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High dependability has become a paramount requirement for computing systems, as they are increasingly used in business & life critical applications. Advances in the design & manufacturing of semiconductor devices have increased the performance of computing systems at a dazzling pace. However, smaller transistor dimensions, lower power voltages, and higher operating frequencies have negatively impacted dependability by increasing the probability of occurrence of transient & intermittent faults. This paper discusses the main trends in dependability of semiconductor devices, and presents a candidate architecture for a fault-tolerant microprocessor. Dependability of the processor is analyzed, and the advantages provided by fault tolerance are underscored. The effect of the higher rates of occurrence of the transient & intermittent faults on a typical microprocessor is evaluated with the aid of GSPN modeling. Dependability analysis shows that a five times increase of the rate of occurrence of the transients leads to about five time lower MTBF, if no error recovery mechanisms are employed. Significantly lower processor availability is also observed. The fault-tolerant processor is devised to mitigate the impact of the higher transient & intermittent fault rates. The processor is based on core redundancy & state checkpointing, and supports three levels of error recovery. First, recovery from a saved state (SSRC) is attempted. The second level consists of a retry (SSRR), and is activated when the first level of recovery fails. Processor reset, followed by reintegration under the operating system control (RB), is the third level of recovery. Dependability analysis, based on GSPN, shows that fault-tolerance features of the processor preserve the MTBF, even if the rate of the transient faults nearly doubles. In terms of availability, a four-time increase of the rate of occurrence of the transients is compensated. The effect of intermittent faults is also analyzed. A five-time increase of the failure rate of the intermittent faults may lower MTBF by 31% to 33%. MTBF decreases even more, by 45% to 67%, if bursts of errors are considered. Intermittent faults have a negative impact on availability as well. Maintaining the dependability of complex integrated circuits t- o the level available today is becoming a challenge as semiconductor integration continues at a fast pace. Fault avoidance techniques, mainly based on process technology & circuit design, will no be able to fully mitigate the impact of higher rates of occurrence of transient & intermittent faults. As a result, fault-tolerant features, specific to custom designed components today, ought to be employed by COTS circuits, in the future. Enhanced concurrent error detection & correction, self checking circuits, space & time redundancy, triplication, and voting all need to be integrated into semiconductor devices in general, and microprocessors in particular, in order to improve fault & error handling.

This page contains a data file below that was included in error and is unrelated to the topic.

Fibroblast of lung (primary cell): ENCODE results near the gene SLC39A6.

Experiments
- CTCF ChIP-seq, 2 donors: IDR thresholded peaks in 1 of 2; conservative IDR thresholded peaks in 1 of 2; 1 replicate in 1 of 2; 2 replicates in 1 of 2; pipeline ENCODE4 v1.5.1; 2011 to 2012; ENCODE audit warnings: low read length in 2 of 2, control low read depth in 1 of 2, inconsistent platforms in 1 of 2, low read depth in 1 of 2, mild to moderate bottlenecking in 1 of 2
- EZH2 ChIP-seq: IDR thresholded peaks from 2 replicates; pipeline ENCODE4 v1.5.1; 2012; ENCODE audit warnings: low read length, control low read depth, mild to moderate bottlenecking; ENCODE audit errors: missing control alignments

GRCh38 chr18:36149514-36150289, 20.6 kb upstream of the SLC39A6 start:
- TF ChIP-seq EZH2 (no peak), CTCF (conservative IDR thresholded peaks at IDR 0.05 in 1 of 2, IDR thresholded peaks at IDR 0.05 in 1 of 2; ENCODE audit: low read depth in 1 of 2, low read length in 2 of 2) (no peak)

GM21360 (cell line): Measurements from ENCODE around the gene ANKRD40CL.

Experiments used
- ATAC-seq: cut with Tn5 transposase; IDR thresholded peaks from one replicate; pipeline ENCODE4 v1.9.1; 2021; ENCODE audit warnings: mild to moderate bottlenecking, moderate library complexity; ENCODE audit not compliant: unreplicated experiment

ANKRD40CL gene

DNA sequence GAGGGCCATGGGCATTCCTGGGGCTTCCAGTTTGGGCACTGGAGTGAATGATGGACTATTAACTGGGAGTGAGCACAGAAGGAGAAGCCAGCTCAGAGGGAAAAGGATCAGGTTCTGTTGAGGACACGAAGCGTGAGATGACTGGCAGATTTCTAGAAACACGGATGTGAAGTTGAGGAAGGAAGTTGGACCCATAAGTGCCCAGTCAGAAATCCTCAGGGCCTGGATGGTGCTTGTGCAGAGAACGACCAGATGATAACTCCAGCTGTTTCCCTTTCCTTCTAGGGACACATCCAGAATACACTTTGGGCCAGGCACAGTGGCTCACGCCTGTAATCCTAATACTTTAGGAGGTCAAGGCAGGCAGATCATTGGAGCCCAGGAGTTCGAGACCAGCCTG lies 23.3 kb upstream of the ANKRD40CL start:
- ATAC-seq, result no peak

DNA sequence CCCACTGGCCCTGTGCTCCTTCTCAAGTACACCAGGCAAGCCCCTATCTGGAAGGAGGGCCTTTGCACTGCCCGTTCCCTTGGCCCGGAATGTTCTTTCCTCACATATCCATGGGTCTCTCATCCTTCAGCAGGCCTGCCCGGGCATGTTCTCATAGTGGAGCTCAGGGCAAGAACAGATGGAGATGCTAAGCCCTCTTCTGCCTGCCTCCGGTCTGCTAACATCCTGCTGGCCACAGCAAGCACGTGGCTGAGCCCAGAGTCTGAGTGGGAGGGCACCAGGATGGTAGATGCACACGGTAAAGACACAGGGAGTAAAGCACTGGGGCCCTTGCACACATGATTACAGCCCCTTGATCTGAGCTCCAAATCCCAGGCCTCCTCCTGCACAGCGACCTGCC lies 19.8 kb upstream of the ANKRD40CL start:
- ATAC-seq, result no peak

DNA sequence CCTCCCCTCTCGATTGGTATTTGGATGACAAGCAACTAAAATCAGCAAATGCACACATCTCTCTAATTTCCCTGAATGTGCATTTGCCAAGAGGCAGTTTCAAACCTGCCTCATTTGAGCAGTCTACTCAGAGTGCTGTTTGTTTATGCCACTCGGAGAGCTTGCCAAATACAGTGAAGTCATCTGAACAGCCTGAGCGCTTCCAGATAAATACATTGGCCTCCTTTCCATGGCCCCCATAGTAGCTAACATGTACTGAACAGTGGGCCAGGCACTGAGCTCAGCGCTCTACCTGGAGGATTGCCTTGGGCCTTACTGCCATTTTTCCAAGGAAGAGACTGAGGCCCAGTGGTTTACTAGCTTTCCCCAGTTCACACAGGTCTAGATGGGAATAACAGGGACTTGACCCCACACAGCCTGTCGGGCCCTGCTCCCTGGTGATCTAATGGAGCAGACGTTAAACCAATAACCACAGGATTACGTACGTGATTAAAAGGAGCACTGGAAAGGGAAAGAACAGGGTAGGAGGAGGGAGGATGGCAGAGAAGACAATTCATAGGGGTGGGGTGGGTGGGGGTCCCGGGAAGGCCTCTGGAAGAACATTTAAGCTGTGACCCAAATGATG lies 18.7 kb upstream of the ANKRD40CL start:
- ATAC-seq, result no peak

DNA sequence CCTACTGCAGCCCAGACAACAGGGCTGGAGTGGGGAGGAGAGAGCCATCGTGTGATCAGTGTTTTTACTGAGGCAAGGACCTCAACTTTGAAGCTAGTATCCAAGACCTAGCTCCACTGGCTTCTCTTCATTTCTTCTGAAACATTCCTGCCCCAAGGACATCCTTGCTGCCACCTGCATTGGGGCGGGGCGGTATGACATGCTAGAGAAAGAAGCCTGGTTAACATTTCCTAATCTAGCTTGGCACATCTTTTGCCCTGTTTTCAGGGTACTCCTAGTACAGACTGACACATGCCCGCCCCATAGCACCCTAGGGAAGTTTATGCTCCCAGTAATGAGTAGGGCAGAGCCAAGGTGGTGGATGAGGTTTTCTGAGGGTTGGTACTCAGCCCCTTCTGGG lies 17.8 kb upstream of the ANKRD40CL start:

Date of Publication: Sept. 2005